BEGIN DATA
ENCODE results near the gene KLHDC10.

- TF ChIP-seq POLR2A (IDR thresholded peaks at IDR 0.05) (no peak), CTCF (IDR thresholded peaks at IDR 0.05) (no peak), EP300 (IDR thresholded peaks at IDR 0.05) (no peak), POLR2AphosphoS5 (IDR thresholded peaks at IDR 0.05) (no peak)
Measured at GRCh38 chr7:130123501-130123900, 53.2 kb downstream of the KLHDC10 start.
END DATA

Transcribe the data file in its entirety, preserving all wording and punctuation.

ENCODE results near the gene KLHDC10.

- TF ChIP-seq POLR2A (IDR thresholded peaks at IDR 0.05) (no peak), CTCF (IDR thresholded peaks at IDR 0.05) (no peak), EP300 (IDR thresholded peaks at IDR 0.05) (no peak), POLR2AphosphoS5 (IDR thresholded peaks at IDR 0.05) (no peak)
Measured at GRCh38 chr7:130123501-130123900, 53.2 kb downstream of the KLHDC10 start.